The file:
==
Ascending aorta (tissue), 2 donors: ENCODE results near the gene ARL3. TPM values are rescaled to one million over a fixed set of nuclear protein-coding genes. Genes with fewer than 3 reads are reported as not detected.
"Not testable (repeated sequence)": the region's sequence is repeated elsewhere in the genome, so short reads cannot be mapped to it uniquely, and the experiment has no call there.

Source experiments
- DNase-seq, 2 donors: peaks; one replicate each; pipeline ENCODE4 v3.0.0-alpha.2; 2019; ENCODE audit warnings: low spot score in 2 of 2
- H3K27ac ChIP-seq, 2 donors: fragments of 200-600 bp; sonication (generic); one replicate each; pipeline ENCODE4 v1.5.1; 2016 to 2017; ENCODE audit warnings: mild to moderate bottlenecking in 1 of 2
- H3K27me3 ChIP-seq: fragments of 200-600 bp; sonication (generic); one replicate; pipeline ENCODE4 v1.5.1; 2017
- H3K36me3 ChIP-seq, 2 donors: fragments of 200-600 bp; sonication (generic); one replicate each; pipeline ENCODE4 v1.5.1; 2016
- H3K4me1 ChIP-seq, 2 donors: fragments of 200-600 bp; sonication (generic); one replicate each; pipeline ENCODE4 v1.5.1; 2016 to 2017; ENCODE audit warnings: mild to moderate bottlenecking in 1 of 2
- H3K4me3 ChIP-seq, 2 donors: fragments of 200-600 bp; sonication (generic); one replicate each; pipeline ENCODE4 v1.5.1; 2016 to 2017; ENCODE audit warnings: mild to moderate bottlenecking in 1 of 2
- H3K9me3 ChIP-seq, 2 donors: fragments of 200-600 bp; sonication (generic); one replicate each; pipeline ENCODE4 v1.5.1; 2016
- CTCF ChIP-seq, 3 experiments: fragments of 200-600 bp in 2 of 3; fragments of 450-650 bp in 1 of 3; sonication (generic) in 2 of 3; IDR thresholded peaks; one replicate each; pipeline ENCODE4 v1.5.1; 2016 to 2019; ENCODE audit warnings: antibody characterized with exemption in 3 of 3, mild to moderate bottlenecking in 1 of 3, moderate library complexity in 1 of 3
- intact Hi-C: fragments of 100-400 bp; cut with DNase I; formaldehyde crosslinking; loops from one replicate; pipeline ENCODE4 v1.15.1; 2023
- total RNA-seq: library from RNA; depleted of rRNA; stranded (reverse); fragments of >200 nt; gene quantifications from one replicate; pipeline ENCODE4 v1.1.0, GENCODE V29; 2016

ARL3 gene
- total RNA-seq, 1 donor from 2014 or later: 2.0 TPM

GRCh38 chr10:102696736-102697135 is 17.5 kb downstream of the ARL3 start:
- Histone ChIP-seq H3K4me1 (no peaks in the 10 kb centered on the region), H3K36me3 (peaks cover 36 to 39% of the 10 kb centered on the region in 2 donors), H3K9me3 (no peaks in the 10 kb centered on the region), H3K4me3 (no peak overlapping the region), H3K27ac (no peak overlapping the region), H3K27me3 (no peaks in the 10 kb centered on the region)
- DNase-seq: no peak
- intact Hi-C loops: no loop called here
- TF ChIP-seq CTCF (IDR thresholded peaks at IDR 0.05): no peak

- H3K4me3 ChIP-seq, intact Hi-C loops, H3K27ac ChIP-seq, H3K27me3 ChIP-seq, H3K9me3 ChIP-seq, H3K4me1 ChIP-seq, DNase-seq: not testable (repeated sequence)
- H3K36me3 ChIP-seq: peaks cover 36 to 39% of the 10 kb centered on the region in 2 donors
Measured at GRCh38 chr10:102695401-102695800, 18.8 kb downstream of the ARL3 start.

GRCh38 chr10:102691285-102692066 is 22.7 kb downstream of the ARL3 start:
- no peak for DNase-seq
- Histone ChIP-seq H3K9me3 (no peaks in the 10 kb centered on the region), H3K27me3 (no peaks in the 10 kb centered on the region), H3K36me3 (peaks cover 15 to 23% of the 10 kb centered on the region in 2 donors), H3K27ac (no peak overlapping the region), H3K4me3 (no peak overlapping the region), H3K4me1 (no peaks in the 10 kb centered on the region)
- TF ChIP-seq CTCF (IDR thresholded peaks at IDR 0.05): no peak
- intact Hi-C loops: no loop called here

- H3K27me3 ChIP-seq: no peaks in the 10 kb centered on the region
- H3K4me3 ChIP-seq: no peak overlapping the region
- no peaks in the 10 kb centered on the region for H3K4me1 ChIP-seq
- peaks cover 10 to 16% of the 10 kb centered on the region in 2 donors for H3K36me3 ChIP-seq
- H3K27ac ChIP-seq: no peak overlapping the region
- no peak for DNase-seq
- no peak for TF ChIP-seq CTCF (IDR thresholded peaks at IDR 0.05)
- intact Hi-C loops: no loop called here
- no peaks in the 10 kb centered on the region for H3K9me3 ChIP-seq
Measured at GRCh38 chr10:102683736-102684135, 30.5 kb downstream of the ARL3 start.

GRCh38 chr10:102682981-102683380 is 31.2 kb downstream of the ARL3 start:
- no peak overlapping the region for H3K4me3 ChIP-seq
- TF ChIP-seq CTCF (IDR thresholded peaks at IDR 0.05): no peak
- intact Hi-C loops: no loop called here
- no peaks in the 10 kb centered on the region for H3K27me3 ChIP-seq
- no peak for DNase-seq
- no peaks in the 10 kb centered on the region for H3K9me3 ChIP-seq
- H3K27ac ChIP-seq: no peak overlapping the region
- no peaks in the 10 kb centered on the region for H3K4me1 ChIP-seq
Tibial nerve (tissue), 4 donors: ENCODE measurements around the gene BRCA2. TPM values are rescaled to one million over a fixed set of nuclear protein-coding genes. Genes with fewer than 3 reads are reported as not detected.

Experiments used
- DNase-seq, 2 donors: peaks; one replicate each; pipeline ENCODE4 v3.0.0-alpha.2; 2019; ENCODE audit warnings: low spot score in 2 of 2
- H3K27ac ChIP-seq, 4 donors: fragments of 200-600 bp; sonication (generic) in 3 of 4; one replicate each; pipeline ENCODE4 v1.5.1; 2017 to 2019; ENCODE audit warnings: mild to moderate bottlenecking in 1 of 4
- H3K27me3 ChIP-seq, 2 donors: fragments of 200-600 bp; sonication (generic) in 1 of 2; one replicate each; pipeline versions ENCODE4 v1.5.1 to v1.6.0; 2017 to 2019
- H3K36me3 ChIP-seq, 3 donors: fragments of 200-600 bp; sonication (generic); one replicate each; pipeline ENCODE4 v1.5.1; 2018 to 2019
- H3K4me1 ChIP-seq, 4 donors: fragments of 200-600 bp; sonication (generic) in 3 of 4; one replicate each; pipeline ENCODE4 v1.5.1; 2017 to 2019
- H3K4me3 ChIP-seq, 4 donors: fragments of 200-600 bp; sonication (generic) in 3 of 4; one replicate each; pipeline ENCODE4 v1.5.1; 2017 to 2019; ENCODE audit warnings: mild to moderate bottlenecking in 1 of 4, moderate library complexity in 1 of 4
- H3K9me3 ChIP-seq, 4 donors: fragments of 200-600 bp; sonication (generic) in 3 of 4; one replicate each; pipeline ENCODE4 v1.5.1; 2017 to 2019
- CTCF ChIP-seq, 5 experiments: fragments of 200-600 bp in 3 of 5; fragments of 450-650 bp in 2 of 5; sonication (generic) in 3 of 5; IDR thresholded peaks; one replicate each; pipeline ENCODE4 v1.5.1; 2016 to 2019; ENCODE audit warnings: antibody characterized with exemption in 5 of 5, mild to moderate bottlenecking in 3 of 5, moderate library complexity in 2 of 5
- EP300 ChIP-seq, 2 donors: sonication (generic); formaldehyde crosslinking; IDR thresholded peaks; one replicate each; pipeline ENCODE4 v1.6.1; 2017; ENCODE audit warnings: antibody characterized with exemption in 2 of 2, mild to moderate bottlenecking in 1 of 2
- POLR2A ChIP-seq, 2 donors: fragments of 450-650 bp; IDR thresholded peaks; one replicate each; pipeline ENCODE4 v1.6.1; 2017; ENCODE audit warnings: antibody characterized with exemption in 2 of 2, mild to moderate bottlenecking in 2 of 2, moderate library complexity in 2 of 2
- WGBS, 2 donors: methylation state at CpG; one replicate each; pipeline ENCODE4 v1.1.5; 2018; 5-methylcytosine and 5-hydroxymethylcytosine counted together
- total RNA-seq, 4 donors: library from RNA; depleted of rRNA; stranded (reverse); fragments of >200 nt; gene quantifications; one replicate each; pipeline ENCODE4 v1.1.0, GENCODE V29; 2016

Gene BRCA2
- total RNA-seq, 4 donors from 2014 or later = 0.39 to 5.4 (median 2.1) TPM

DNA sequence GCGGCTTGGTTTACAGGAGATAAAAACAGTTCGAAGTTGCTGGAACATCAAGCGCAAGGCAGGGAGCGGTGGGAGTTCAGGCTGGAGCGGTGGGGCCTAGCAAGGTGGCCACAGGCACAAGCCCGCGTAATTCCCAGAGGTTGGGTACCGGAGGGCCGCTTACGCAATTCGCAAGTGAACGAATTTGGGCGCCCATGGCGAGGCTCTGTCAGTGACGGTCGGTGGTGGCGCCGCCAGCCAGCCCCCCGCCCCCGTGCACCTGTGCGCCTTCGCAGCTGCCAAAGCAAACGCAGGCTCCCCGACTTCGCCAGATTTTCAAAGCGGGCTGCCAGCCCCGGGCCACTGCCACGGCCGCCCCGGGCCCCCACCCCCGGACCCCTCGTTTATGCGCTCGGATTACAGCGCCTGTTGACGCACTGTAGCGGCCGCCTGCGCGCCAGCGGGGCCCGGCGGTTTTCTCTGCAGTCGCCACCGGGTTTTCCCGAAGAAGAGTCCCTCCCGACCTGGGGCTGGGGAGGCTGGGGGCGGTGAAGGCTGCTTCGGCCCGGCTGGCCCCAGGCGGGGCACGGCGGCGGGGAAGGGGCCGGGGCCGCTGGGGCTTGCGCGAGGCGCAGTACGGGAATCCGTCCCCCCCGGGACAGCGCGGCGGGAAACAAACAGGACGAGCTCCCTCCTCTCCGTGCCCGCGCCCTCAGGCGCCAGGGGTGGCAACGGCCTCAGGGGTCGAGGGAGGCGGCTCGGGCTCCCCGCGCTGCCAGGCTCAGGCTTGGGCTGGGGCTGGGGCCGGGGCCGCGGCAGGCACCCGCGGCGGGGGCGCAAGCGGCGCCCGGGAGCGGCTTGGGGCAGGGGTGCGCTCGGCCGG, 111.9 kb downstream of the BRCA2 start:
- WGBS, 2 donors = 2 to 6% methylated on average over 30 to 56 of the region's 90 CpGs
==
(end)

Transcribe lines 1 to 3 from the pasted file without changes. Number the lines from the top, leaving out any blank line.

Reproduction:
Ascending aorta (tissue), 2 donors: ENCODE results near the gene ARL3. TPM values are rescaled to one million over a fixed set of nuclear protein-coding genes. Genes with fewer than 3 reads are reported as not detected.
"Not testable (repeated sequence)": the region's sequence is repeated elsewhere in the genome, so short reads cannot be mapped to it uniquely, and the experiment has no call there.

Source experiments